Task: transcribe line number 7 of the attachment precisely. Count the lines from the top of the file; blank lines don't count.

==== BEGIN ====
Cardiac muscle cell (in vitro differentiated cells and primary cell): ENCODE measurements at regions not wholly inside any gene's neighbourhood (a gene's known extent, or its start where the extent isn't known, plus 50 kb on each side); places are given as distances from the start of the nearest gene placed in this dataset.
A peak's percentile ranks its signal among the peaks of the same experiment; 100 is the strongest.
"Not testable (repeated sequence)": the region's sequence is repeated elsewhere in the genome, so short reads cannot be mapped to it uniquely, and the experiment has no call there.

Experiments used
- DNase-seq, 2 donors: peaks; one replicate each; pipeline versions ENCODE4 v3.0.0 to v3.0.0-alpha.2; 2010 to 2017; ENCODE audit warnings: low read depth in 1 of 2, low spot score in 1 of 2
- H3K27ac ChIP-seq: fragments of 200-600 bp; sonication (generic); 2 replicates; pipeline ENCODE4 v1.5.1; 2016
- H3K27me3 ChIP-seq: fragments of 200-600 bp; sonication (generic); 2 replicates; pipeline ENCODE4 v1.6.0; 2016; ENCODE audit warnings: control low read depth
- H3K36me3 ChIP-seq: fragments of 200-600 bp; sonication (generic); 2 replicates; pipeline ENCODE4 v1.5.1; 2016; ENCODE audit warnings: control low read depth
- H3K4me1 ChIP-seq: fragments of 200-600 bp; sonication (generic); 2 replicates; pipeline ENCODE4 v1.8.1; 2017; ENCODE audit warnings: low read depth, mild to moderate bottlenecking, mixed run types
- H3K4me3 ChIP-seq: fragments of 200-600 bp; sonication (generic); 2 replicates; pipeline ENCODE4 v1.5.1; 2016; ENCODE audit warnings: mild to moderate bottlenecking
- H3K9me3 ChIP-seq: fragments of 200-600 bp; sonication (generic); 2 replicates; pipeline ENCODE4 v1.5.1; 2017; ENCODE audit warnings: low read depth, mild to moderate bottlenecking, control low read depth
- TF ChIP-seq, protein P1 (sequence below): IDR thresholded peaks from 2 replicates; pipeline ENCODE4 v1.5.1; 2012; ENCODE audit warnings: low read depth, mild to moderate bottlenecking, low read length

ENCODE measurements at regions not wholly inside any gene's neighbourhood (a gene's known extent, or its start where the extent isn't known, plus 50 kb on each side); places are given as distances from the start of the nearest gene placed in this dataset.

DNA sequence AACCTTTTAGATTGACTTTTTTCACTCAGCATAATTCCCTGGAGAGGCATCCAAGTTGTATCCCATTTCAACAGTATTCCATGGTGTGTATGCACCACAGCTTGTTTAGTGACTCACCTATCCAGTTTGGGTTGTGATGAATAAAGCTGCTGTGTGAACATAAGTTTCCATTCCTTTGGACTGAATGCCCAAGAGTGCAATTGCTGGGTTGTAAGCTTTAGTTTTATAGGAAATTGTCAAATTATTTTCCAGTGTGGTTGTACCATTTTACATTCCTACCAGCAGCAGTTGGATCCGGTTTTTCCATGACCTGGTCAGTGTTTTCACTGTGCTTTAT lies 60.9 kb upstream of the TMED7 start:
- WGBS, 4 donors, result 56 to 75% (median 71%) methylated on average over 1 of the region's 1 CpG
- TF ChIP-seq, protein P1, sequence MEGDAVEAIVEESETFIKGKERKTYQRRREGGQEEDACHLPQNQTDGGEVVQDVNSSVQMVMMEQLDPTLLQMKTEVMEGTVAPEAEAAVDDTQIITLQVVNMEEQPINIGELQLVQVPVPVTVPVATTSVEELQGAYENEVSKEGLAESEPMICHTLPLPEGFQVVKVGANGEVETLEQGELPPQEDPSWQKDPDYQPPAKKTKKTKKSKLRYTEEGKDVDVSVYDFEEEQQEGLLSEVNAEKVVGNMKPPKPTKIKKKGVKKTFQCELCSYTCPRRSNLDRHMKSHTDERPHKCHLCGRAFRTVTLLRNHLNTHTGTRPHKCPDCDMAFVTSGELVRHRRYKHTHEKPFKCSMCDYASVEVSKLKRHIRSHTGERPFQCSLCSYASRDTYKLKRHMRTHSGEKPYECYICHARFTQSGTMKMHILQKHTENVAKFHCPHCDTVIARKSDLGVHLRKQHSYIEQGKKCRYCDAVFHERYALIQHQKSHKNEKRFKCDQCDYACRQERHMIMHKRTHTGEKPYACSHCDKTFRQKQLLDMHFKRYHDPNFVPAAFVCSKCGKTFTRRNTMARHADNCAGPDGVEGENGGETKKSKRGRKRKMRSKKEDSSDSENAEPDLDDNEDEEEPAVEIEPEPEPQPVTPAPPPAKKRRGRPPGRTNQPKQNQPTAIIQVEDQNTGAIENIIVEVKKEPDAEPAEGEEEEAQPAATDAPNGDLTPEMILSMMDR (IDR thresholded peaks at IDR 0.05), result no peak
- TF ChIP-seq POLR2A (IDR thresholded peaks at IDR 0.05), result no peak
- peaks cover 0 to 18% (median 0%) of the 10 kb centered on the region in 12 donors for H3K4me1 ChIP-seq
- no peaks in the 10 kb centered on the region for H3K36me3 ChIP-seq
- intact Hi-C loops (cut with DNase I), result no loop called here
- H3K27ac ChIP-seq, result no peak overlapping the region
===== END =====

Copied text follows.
- H3K27me3 ChIP-seq: fragments of 200-600 bp; sonication (generic); 2 replicates; pipeline ENCODE4 v1.6.0; 2016; ENCODE audit warnings: control low read depth